Singapore’s real opposition emerges
25 Aug 2020|

Many general elections in Singapore have been described as ‘watersheds’. It’s become the euphemism every time the opposition makes gains. And so it was with the latest one on 10 July, but with one crucial difference—this watershed election was an unexpected one.

What explains this surprise jolt for the ruling People’s Action Party (PAP)? The virtual nature of the campaign, and the impact of young voters, played a large part. But underlying all this are signs of a real inflection point for Singapore politics—the Workers’ Party (WP) has consolidated its position as the opposition to contend with, while the PAP’s ‘fourth generation’ (4G) leaders now find themselves on shaky ground.

The elections saw even greater Covid-19-related restrictions on physical campaigning than in the South Korean legislative assembly elections in April. This meant Singapore’s opposition was not able to hold rallies which, especially the WP’s, are some of the most boisterous and vibrant of any democracy.

Nevertheless, the opposition invested heavily in virtual outreach activities, as did the better-resourced PAP. Yet it was the WP that came across with clearer messaging, because it is a smaller, more tightly knit outfit than the behemoth that is the PAP. More potent perhaps was the spread of political messages on WhatsApp, although they were mainly satirical memes. TV political broadcasts were stepped up, but featured highly scripted speeches that made for drowsy evening viewing.

A virtual election also meant that the opposition’s campaign had been at the mercy of Protection from Online Falsehoods and Manipulation Act—the anti-fake news law that has been criticised for stifling online debate (the government’s position is that it ‘can only enhance public debate’). Some parties were slapped with correction orders under the act, including the Singapore Democratic Party for its criticism of the government’s handling of the pandemic.

While campaigning was virtual, voting was still a very manual process. Voters, accustomed to Singapore-style efficiency, faced long queues at polling stations because of Covid-19 screening measures. If swing voters indeed make up their minds in the last hour or so before casting their ballots, imagine the impact of an otherwise mundane problem. Party insiders have shared anecdotal evidence that polling precincts with the longest queues delivered weaker results for the PAP.

The prevailing wisdom is that it was younger voters who swayed the election. The notion is that as digital natives, Generation Z voters have been exposed to a worldview that the PAP can never hope to control—more so now at a time of growing youth activism around the world, on issues ranging from climate change to identity politics.

In presenting the PAP’s election post-mortem, cabinet minister Lawrence Wong disputed this reading, pointing instead to middle-aged voters, whom the PAP has vowed to win back. Wong clearly had the group constituency of Sengkang in mind, which the PAP lost in a shock defeat. Sengkang is a relatively new neighbourhood with many young families, more concerned about the loss of income and jobs than issues typically associated with youth activism.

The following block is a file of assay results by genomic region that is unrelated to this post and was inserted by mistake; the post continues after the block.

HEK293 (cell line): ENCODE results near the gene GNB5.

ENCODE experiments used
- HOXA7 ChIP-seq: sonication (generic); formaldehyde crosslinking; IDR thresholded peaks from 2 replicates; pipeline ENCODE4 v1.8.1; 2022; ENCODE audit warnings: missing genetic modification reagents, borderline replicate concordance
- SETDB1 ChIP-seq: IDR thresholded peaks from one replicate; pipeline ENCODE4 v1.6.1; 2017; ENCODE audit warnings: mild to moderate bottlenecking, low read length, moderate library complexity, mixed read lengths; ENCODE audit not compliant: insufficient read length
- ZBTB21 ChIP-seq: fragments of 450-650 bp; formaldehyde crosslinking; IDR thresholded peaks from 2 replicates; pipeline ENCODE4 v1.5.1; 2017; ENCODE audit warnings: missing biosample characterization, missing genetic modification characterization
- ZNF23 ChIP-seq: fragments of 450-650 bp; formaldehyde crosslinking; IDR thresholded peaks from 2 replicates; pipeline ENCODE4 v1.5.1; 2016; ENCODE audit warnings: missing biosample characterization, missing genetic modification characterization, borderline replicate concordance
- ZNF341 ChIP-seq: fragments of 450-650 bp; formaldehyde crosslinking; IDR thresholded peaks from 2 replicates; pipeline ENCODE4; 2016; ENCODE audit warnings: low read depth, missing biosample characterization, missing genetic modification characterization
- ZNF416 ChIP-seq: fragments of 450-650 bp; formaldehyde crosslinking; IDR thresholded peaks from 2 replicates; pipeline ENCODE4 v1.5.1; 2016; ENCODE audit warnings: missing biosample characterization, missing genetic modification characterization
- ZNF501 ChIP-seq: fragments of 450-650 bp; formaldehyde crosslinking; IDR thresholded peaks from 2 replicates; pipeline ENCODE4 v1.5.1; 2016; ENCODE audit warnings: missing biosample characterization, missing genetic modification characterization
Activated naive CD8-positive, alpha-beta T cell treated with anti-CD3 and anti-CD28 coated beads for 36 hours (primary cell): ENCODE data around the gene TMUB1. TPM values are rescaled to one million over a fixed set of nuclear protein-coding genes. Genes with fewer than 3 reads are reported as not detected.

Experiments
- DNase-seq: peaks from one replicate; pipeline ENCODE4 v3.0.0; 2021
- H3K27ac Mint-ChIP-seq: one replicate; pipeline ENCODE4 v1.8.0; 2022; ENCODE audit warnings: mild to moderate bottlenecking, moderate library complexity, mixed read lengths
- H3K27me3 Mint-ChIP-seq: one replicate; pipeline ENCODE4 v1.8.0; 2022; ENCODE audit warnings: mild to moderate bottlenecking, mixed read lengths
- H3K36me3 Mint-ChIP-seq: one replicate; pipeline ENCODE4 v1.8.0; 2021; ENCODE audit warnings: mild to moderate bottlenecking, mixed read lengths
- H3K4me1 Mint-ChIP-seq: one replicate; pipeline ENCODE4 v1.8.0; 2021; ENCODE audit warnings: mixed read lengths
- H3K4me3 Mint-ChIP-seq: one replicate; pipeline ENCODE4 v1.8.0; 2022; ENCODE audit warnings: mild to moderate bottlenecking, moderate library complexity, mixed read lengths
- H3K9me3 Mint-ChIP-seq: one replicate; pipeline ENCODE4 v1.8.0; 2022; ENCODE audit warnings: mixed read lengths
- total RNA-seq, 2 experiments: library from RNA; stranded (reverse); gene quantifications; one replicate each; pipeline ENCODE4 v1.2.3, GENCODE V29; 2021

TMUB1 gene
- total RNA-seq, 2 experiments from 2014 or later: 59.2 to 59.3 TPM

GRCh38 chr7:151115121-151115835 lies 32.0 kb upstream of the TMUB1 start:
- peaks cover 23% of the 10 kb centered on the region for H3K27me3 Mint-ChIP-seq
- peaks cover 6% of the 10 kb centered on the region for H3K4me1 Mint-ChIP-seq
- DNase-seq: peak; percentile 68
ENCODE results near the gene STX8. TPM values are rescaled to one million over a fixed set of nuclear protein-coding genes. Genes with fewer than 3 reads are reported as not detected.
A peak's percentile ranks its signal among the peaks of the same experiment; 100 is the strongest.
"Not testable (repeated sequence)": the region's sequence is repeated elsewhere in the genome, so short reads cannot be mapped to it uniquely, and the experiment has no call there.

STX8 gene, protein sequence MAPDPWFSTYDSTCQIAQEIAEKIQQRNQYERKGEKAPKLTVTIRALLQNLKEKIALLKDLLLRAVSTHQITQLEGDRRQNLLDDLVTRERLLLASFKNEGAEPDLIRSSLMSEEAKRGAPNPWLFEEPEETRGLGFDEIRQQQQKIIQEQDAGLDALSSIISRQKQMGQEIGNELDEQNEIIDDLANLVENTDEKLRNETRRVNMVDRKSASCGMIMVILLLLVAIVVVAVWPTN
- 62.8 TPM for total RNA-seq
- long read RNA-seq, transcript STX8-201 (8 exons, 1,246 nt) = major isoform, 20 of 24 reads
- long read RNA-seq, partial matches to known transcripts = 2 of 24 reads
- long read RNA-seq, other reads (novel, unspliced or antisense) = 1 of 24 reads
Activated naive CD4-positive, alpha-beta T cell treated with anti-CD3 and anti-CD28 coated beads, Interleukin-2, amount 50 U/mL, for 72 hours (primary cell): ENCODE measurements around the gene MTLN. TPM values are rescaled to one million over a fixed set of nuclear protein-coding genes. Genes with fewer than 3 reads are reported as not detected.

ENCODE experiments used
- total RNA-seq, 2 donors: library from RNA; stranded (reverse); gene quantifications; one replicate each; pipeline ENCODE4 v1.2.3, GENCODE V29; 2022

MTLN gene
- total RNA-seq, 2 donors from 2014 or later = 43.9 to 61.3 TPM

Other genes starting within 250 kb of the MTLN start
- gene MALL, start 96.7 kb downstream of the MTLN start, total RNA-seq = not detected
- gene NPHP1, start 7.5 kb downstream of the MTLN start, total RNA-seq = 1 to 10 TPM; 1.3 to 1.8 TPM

K. Shanmugam, another cabinet minister, said that younger Singaporeans now ‘must decide where to draw the boundaries on discussions on race and religion’—a significant change of tack in Singapore where racial and religious harmony is policed by strict laws. This could only be a nod to the incident where Raeesah Khan, the 26-year-old WP candidate for Sengkang, was castigated by the PAP for her social media posts calling for racial justice. A police report was made against her. Some regard the episode as having backfired against the PAP and contributing towards its loss of Sengkang.

On the whole, the PAP’s 4G leaders look in danger of losing young voters, a trend that may have been accelerated by the virtual nature of the election. Lee Hsien Loong’s presumptive successor as prime minister was three percentage points away from losing his seat. Amid a rare moment of vulnerability for the PAP, Lee has chosen to stick to his succession plan as gleaned from the post-election cabinet reshuffle, calculating perhaps that the alternatives are even worse.

As a corollary, the WP was the real winner on election night because it had the youth and virtual factors going for it, and more. Even the most cynical of election watchers now see that the WP has been on a clear upward trajectory for some 15 years, punctuated only by a slightly disappointing showing in 2015.

The WP has been derided by some domestic and foreign observers as being ‘PAP-lite’ for its moderate stances, calculated to win over middle-ground voters, but ultimately a token opposition presence. Such criticisms have been completely misguided. The ideological/policy gap between the PAP and the WP is not vastly different from that between most recent governments and oppositions in Australia or the UK, for instance.

Singapore’s other opposition parties are perennially blighted by structural weaknesses and infighting. They have not won any seats in three successive general elections. Any talk of a grand opposition coalition to face off the PAP is no longer taken seriously. It is time to recognise the WP as the real opposition to contend with, as Lee has.